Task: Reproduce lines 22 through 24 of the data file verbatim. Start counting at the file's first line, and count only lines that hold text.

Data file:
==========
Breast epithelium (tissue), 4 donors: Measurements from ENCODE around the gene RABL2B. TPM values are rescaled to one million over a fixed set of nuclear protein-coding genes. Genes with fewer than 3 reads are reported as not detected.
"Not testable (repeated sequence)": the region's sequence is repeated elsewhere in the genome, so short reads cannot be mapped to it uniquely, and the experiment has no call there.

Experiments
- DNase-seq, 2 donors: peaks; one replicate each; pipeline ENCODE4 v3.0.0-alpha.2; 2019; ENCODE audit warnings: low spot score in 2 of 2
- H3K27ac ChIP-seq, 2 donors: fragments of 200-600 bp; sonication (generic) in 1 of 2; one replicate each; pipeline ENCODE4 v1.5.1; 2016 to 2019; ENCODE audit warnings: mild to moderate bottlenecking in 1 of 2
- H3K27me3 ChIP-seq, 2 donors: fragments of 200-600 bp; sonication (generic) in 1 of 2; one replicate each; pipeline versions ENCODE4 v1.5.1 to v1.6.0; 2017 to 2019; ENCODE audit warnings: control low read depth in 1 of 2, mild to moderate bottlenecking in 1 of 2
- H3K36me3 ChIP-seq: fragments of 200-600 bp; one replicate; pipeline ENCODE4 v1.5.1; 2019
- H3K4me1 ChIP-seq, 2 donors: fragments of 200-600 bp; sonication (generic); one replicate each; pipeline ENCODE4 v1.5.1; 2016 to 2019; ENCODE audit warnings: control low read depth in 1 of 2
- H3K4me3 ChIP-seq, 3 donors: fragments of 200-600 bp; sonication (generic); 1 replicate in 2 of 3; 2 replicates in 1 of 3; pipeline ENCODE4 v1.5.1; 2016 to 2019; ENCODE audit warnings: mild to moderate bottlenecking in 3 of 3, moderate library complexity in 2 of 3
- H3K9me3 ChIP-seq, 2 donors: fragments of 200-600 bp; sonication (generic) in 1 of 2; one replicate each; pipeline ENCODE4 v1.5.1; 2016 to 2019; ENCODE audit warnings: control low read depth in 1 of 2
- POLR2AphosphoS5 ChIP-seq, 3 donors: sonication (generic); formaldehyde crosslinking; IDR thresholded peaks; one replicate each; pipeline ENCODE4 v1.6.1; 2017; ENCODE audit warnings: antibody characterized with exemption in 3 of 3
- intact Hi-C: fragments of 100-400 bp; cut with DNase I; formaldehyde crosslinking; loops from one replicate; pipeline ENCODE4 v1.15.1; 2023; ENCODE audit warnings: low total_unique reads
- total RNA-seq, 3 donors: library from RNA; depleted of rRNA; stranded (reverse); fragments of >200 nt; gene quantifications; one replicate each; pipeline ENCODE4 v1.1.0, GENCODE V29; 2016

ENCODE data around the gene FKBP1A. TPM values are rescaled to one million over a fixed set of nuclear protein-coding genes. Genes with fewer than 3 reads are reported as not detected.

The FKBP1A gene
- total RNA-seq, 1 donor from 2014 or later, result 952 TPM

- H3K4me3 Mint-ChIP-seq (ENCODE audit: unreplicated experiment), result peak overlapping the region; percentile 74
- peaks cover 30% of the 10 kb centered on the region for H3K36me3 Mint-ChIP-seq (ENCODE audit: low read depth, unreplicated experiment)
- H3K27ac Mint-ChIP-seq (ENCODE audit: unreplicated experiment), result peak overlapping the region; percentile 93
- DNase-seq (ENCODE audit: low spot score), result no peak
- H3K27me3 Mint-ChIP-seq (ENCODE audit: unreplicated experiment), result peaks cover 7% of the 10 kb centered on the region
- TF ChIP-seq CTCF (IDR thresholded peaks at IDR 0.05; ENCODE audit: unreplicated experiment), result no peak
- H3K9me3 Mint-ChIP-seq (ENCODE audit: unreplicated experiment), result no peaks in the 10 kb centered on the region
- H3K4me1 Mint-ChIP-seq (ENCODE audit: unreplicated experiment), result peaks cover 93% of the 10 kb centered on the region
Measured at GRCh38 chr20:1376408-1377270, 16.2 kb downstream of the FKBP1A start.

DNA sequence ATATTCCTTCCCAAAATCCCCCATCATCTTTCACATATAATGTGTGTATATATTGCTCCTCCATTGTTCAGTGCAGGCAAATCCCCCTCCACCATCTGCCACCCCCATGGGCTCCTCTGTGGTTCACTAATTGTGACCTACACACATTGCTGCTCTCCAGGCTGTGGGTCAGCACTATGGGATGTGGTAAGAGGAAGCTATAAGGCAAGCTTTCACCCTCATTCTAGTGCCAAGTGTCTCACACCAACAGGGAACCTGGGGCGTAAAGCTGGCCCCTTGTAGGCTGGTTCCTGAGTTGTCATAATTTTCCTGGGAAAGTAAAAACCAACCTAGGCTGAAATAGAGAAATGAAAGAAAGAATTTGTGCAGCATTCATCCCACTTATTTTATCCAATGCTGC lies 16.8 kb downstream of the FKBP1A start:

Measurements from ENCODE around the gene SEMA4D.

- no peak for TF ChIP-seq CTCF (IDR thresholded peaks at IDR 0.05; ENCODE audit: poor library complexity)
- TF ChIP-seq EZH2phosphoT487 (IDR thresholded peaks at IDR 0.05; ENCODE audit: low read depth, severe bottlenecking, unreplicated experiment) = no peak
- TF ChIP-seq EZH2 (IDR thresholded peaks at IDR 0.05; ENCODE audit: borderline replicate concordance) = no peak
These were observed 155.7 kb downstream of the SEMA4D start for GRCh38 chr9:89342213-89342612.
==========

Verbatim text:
- TF ChIP-seq CTCF (IDR thresholded peaks at IDR 0.05; ENCODE audit: unreplicated experiment), result no peak
- H3K9me3 Mint-ChIP-seq (ENCODE audit: unreplicated experiment), result no peaks in the 10 kb centered on the region
- H3K4me1 Mint-ChIP-seq (ENCODE audit: unreplicated experiment), result peaks cover 93% of the 10 kb centered on the region